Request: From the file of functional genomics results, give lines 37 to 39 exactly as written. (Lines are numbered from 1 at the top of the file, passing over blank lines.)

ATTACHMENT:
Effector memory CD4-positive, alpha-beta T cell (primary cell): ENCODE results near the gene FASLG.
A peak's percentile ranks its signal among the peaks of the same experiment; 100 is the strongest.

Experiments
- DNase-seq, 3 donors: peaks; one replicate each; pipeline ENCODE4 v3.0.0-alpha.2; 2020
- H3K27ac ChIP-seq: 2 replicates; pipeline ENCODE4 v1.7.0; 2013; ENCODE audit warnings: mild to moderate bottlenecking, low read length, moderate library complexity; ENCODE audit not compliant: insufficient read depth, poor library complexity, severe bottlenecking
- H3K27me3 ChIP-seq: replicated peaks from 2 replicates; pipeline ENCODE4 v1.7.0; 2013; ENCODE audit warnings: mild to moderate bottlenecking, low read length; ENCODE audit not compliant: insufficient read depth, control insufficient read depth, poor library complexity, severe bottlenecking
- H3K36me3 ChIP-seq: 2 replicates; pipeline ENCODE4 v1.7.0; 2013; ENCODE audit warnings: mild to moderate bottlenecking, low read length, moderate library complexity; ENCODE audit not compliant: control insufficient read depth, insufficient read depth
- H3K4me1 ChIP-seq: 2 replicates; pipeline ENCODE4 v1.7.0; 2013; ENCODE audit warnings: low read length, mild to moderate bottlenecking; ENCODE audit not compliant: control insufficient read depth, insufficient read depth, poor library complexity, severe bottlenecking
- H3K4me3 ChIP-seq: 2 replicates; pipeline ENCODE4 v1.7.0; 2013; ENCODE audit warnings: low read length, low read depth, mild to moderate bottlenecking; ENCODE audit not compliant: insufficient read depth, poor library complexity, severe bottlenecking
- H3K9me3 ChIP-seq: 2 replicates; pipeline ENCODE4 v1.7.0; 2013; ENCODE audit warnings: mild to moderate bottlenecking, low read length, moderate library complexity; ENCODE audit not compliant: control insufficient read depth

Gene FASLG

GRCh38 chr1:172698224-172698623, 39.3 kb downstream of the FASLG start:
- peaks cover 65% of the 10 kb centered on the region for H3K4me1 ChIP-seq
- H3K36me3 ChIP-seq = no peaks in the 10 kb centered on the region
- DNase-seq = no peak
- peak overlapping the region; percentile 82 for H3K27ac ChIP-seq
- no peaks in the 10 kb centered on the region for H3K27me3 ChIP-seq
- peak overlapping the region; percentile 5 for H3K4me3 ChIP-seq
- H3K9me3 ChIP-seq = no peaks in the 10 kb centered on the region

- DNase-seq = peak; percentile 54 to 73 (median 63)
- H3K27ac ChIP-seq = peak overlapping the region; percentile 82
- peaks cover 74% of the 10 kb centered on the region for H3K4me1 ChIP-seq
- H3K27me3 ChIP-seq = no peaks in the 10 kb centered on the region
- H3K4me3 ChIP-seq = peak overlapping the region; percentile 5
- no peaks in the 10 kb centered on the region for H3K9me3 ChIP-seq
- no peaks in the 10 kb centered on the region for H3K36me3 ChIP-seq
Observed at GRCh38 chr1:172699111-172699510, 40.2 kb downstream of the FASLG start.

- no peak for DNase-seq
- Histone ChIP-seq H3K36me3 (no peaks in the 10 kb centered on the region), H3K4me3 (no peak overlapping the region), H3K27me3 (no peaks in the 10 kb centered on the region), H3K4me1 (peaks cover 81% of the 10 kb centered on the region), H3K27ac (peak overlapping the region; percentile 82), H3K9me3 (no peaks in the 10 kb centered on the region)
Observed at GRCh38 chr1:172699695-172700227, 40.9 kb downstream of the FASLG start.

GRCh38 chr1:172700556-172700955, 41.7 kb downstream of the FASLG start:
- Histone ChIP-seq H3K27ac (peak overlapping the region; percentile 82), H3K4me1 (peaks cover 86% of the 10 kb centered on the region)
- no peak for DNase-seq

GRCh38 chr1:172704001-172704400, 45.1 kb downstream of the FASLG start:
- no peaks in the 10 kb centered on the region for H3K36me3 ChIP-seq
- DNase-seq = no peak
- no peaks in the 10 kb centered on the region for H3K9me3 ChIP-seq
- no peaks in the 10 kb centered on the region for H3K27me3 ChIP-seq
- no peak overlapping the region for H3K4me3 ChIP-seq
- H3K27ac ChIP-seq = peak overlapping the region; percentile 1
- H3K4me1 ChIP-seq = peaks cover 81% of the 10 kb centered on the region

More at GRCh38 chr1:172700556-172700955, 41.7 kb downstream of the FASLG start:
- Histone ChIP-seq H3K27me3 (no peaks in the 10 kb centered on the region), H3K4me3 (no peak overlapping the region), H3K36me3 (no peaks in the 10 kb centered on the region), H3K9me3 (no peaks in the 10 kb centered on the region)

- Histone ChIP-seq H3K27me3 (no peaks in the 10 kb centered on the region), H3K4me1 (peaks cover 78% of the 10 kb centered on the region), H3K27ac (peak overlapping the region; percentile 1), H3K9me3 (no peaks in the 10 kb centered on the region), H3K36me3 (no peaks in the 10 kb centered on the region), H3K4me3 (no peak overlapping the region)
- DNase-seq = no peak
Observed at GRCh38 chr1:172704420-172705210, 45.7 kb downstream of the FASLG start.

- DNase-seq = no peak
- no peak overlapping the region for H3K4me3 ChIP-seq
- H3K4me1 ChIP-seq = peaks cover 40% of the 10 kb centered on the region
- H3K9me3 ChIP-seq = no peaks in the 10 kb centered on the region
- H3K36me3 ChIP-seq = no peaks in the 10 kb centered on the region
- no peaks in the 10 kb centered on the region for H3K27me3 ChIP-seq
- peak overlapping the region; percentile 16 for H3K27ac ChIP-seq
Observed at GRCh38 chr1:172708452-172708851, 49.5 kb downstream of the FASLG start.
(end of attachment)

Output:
- no peaks in the 10 kb centered on the region for H3K9me3 ChIP-seq
- no peaks in the 10 kb centered on the region for H3K27me3 ChIP-seq
- no peak overlapping the region for H3K4me3 ChIP-seq